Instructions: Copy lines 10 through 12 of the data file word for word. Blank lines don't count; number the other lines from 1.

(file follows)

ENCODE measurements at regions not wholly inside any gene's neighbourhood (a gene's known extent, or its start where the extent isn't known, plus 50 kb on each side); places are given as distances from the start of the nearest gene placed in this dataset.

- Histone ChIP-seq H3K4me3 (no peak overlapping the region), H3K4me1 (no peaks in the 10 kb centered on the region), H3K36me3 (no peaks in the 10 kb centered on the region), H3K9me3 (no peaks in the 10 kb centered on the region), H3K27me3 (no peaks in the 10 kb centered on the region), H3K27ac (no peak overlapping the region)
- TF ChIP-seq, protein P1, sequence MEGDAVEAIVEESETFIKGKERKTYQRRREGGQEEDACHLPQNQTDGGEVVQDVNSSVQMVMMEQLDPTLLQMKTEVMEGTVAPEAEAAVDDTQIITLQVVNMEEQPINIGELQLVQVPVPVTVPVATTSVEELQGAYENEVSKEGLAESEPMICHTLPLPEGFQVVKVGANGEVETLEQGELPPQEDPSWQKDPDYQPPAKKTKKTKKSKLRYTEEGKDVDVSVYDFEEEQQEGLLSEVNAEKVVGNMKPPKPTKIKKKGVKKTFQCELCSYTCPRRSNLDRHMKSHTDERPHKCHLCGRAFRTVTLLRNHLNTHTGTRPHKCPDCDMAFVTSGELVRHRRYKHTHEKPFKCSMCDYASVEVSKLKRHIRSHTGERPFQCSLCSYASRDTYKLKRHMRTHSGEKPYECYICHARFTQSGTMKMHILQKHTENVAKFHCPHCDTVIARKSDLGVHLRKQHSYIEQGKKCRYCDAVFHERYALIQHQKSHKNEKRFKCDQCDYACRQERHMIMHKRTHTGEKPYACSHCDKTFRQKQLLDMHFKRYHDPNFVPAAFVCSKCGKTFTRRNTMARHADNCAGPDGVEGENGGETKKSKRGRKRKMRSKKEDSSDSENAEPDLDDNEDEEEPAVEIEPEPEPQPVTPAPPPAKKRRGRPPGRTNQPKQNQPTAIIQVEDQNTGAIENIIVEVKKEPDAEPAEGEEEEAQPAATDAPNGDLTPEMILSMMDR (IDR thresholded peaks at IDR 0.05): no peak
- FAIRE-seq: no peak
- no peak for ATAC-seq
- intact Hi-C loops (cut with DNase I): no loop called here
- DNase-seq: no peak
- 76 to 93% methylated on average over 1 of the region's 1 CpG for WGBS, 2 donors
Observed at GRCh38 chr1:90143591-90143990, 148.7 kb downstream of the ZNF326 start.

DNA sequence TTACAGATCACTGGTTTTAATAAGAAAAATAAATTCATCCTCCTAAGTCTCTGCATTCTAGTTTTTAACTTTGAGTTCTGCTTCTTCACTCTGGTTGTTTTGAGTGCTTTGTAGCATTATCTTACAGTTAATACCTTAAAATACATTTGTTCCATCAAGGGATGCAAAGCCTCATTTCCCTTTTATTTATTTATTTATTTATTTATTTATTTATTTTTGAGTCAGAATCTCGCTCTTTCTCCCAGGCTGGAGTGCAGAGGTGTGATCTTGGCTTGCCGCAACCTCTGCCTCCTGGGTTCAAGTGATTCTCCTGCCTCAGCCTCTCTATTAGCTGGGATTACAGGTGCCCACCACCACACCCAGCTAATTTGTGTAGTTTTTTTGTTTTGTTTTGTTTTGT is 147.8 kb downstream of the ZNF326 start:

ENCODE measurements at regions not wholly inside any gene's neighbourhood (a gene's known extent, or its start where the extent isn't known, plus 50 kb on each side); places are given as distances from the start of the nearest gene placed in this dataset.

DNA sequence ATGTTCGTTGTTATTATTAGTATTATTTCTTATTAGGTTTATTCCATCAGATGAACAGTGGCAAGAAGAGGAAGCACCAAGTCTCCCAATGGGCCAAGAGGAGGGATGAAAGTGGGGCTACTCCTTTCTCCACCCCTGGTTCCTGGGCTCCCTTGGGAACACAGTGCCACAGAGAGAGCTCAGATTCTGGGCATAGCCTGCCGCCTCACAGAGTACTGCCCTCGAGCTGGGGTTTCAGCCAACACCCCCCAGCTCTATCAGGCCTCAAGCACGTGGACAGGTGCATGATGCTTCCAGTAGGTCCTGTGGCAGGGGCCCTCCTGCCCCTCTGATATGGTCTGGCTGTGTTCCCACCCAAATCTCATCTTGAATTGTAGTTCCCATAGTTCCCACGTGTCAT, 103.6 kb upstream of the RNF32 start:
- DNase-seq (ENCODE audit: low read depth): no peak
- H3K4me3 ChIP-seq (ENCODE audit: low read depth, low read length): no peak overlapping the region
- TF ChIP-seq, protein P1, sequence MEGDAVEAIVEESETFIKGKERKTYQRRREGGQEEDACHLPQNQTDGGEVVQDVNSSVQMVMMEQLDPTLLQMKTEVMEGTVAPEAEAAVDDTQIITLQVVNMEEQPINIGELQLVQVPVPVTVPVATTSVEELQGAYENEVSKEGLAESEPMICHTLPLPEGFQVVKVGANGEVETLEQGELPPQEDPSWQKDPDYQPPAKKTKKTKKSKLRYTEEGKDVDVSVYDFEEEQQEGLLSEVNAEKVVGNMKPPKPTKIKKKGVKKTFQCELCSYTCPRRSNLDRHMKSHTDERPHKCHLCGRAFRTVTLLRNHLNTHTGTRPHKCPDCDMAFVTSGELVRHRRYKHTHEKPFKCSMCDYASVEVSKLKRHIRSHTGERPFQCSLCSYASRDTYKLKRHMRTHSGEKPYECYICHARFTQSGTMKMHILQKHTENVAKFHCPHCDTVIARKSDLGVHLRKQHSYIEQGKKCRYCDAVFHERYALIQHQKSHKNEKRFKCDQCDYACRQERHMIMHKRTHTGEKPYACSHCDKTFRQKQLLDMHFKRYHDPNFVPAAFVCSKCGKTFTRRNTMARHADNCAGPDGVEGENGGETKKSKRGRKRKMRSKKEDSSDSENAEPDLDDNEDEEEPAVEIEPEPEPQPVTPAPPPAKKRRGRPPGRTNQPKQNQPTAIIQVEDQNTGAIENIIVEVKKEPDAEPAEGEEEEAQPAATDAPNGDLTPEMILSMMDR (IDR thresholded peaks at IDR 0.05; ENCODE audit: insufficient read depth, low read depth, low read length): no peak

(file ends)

DNA sequence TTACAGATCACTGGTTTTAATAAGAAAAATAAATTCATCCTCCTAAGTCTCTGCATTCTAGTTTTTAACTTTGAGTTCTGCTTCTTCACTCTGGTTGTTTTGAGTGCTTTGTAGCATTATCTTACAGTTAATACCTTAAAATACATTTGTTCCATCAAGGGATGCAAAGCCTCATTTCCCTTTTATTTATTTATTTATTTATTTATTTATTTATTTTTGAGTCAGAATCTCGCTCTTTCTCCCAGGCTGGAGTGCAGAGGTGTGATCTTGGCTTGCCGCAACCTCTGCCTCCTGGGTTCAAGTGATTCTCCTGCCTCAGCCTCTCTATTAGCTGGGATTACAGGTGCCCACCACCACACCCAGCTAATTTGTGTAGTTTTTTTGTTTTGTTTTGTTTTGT is 147.8 kb downstream of the ZNF326 start:

ENCODE measurements at regions not wholly inside any gene's neighbourhood (a gene's known extent, or its start where the extent isn't known, plus 50 kb on each side); places are given as distances from the start of the nearest gene placed in this dataset.

DNA sequence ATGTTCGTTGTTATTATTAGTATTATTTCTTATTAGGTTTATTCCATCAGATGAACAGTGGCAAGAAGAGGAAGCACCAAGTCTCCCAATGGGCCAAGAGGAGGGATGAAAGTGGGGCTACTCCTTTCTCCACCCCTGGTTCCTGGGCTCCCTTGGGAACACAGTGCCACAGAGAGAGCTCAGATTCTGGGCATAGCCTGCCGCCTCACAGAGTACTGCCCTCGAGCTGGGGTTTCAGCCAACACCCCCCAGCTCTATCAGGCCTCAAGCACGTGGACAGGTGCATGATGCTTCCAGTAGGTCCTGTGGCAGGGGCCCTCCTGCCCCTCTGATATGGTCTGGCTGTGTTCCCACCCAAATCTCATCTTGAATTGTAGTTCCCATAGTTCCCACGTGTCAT, 103.6 kb upstream of the RNF32 start: